As I consider snopes.com to be one of the best things on the internet, and given my generally not-naive, not-gullible attitude these days, I came to the conclusion that this was an elaborate fraud.
In a group of people, I am quite the last one to get convinced when it comes to new information which seemingly unseats a solid piece of conventional wisdom. It is not inertia really, but a kind of "extraordinary claims require extraordinary proofs" mentality.
On a digression, one of my uncles once, with good intentions no doubt, advised me that the "1" in a triangle at the bottom of a mineral water bottle was meant to convey that the bottle should not be re-used (e.g. for storing water in a fridge). Now this went against a lot of conventional usage of a plastic bottle, and though I surmised that the plastic bottle may leach chemicals if left in the hot interiors of a car, or in the sun, I was hard-pressed to find a reason why it would be dangerous for storing water in general since it was doing that only ever since it left the factory.
This is the age of Wikipedia, so I quickly found out that the number with a triangle is the Resin identification number for classifying material for recycling. My uncle was quite miffed when I gave him the "bad news". It is never pleasant to be exposed for one's gullibility. So much for the search for truth.
Back to the Tribune story.
The claim itself is laughable. And having lived in the US for a while, I know that chartered flights and immediate job offers are not how a reputed government agency works, not to talk of a million dollar pay packet for a 17-year old. I also searched the Guinness Book for any mention of the record that he seems to be holding. No luck there.
I dismissed the claim as fake, but wondered about the rationale. The NASA and Guinness Book claim is probably a bit hard (no pun intended) to investigate (but it still doesn't excuse the woeful journalist who should probably go back to school), the state educational competition claims would be very hard to fake.
I wondered, if the boy was playing a recognition game, or whether his parents were exaggerating his achievements in order to, um, show down the neighbors who probably had a Merc.
Then I wondered about the various mommy-kissing-top-ranking-son pictures which regularly appear in the results-season in India (it is rarely daddy-kissing-top-ranking-daughter, for obvious, ahem, electral, reasons). Parental pride is quite natural, I think, and if it leads to some harmless exaggeration, what goes of my father, as they say?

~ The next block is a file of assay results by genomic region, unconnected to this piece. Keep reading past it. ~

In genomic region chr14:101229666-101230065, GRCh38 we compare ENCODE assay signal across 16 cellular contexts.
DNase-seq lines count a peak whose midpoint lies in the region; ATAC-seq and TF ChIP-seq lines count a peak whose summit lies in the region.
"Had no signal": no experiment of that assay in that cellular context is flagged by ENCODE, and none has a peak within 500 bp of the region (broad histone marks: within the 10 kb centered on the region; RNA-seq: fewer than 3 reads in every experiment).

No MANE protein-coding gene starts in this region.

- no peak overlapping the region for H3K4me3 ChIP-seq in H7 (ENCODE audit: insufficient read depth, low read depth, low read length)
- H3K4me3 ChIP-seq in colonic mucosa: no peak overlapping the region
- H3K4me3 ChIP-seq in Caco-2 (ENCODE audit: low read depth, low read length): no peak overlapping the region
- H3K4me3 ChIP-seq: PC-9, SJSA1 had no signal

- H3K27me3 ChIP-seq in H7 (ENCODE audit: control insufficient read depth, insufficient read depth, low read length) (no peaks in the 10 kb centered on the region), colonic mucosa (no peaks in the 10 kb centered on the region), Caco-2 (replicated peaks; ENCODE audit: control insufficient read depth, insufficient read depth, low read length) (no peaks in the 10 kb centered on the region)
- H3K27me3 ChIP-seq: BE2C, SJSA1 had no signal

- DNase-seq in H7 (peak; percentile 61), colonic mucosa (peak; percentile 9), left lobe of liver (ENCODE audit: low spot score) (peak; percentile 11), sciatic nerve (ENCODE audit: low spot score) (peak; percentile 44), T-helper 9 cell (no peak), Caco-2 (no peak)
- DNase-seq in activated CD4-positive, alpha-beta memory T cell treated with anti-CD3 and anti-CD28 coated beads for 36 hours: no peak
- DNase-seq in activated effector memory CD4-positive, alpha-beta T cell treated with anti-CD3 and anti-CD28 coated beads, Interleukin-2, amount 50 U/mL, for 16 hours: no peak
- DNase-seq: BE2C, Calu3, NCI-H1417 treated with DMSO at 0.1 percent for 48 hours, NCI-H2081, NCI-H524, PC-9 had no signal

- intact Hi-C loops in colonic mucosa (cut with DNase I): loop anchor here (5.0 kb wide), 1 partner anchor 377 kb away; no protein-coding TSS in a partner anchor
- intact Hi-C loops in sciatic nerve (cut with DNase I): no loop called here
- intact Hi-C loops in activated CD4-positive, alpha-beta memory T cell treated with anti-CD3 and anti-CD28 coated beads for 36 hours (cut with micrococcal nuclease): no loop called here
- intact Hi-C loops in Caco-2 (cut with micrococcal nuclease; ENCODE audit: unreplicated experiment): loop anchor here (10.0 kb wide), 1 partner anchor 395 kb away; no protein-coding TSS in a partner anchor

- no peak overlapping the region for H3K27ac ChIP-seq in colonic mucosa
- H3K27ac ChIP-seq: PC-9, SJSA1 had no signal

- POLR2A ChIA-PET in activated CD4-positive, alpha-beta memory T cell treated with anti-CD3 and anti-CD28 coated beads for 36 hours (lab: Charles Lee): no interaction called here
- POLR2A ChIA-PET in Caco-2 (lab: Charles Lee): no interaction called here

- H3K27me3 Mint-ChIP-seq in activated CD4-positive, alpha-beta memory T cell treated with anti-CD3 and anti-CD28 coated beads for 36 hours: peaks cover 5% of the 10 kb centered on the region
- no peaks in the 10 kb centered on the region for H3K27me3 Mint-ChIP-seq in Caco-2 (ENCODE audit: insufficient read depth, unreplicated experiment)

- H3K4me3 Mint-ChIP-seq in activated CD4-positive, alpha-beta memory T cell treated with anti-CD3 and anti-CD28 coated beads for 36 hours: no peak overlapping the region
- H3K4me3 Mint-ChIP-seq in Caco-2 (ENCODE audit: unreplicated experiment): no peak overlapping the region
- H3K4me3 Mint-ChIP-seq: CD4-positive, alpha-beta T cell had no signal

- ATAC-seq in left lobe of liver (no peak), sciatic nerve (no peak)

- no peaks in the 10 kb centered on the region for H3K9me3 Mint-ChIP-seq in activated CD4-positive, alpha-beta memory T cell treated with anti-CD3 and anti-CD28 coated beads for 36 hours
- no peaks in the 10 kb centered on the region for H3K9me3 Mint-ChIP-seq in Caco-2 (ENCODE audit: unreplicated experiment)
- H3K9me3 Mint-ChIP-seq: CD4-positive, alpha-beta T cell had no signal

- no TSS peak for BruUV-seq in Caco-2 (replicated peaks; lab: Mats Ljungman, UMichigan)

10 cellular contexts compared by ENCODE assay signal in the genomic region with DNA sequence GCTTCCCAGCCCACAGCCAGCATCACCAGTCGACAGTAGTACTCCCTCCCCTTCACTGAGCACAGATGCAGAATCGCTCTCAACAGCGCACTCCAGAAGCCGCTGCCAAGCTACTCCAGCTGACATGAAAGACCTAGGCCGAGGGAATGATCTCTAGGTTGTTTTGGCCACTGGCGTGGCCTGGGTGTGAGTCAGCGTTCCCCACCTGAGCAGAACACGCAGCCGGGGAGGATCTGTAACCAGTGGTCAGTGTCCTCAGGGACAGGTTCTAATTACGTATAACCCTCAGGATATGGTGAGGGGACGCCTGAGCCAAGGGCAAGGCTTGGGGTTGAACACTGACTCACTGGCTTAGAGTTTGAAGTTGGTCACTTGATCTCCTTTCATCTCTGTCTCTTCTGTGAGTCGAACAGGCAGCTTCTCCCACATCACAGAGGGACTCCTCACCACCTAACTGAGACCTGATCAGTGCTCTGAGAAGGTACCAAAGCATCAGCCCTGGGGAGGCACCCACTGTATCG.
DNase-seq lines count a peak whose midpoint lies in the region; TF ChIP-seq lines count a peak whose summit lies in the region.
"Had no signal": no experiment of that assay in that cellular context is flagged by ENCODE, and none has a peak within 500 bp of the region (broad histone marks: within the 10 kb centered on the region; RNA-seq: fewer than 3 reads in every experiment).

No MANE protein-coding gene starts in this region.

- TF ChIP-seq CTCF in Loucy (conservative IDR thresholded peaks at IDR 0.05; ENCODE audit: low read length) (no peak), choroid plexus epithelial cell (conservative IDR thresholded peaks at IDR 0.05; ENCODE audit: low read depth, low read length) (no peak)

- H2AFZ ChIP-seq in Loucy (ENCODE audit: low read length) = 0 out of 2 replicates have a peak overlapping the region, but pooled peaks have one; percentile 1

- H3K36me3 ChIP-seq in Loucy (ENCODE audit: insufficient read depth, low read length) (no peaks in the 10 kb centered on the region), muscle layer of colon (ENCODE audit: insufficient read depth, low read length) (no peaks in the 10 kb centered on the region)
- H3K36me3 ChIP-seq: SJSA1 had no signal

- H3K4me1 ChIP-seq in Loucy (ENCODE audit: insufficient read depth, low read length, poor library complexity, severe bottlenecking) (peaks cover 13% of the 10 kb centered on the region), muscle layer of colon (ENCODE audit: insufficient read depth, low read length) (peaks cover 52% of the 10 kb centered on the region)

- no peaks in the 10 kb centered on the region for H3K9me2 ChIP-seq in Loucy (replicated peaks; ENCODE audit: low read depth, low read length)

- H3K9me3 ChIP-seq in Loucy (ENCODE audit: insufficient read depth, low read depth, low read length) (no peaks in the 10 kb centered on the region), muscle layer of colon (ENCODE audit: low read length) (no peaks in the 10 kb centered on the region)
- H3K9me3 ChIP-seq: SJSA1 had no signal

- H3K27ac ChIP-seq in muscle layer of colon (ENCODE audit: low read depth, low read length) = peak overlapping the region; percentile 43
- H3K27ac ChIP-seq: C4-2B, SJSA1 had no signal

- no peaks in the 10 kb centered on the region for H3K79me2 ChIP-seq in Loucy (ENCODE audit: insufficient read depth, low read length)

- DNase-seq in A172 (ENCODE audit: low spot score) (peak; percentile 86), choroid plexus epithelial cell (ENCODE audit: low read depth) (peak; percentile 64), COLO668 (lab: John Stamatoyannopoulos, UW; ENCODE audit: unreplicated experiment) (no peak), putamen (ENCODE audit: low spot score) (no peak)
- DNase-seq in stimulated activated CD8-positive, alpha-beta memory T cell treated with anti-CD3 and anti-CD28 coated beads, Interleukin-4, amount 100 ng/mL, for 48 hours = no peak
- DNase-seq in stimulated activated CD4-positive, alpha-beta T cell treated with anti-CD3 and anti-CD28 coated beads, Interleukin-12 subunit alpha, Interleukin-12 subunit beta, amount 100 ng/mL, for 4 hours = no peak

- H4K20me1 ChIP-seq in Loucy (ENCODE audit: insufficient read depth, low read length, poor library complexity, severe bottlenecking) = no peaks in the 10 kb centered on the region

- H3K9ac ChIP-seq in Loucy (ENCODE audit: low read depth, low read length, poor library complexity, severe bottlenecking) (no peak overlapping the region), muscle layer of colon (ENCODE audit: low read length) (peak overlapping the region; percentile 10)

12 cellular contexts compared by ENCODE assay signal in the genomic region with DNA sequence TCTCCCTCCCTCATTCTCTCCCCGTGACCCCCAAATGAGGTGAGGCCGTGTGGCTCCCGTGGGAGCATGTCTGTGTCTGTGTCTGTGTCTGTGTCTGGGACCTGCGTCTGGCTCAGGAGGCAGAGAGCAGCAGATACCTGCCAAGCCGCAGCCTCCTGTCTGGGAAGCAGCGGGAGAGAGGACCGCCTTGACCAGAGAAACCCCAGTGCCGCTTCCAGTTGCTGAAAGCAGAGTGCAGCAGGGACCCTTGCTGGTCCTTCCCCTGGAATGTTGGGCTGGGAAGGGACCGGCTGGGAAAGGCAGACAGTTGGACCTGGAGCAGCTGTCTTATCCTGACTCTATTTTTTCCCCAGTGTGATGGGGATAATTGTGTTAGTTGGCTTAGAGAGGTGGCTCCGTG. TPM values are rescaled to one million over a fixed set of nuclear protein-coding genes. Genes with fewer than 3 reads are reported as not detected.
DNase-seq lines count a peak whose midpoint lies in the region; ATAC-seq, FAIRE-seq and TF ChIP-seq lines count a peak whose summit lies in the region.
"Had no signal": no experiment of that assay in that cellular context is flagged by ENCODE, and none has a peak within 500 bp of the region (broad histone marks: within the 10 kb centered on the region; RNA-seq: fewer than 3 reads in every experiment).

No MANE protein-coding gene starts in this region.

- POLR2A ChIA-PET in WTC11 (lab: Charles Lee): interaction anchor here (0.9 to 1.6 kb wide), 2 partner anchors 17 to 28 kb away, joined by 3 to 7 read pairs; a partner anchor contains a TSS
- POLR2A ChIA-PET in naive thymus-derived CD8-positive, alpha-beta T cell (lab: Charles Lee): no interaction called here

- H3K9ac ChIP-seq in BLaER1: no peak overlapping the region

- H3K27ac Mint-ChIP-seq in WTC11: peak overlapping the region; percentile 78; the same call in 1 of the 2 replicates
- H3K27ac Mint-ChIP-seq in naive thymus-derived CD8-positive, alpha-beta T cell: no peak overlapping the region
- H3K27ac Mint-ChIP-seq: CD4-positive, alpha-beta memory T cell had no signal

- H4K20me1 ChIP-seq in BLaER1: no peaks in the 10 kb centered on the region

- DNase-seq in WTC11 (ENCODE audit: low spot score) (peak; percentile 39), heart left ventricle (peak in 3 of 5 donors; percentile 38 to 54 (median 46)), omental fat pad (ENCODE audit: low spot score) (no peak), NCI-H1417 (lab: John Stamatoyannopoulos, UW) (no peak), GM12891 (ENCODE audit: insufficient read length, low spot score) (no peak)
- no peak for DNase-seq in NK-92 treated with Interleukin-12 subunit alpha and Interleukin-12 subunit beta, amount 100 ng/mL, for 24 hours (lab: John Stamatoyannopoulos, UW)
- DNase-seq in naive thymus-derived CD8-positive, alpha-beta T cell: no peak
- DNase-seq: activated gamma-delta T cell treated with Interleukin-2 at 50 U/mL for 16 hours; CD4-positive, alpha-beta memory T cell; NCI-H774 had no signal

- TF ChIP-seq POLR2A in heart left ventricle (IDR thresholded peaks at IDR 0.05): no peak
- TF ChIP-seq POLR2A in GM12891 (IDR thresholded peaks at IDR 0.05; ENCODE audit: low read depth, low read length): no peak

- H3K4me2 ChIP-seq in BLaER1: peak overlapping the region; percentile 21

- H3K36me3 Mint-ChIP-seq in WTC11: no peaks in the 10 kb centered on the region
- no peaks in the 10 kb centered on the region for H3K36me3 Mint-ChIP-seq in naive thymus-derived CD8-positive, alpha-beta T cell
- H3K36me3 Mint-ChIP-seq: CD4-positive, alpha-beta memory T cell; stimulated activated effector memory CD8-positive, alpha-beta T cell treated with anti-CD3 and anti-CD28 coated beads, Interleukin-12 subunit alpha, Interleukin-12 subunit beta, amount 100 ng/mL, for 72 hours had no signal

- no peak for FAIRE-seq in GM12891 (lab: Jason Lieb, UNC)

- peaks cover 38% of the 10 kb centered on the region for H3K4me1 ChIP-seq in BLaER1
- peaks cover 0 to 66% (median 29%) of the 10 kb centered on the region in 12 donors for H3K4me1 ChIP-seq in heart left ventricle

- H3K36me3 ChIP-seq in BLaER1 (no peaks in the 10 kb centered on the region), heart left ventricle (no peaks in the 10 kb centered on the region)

But today, I came across this. Poor guy. What a fall.
The second thing I want to touch upon is the David Davidar "scandal". Some interesting stuff here, here and here.
Briefly, David, a well-known personality in the publishing business, currently stands accused of workplace sexual harassment and was asked to leave his post of President and CEO of Penguin International.
It is all interesting reading. Gossip is quite a pleasant activity, and those who decry it probably are being too moral for their own good. Not only does it lead to having an advantage in the social one-up-man-ship game, but it is educational (just like watching a street fight). One learns what humans do in their bedrooms and in their nightgowns, without having to watch Blue Velvet.
Ashok Banker's posts especially, are anything but simply informative. They are quite prejudicial, quite opposite to what he claims. I don't know whether it is a reaction to having been envious in the past, etc.
After going through the case files (metaphorically speaking), I have a few questions for anyone kind enough to respond:
- Why did Ms Rundle (it is an "l" not an "i", you desi morons) allow a man who was obviously dressed to kill to enter her hotel room. Door chains are there for a reason, you know. Perhaps she didn't use the chain for fear of offending Mr Davidar, perhaps.
- This is far harder to respond to. How can a man "force his tongue" into an unwilling mouth? Try me sometime, Mr Davidar. Is it so hard to keep one's lips pinched shut when someone is trying to forcibly french-kiss you? I would be convinced if Ms Rundle had simply accused him of "attempting to force his tongue" into her mouth. But sorry, if his tongue is in your mouth, Ms Rundle, you also are not quite as innocent as you claim.
Inquisitive readers may be interested in reading this news report, which contains the delightful nugget:
The 1999 ruling overturned the conviction of a 45-year-old driving instructor from Potenza who was accused of raping an 18-year-old client. The view of the appeal court judges that the victim must have collaborated because her jeans were too tight caused uproar among Italian feminists. Women deputies — led by Alessandra Mussolini, the far-right politician and granddaughter of the Italian Fascist dictator, and Stefania Prestigiacomo, now the Environment Minister in the centre-right Government of Silvio Berlusconi — wore jeans to parliament as a protest.Yes, Ms Mussolini, indeed.
Yesterday Ms Mussolini said that she was pleased with the latest verdict...
- In a quite revealing comment on this blog, one Raphael says, "Monica, normal workplace behaviour NEVER EVER results in an old creepy guy ramming his tongue down your throat against your will."
I am forced to ask in this context if it is ok for a young cute guy to ram his tongue down your throat? If not, why even mention the "old creepy guy"?
The subject of "affirmative legal action" (presumption of guilt in sexual harassment or rape or dowry cases, etc.) in the war of sexes is a complex and important one, and I have a few things to say about it. Another time, perhaps.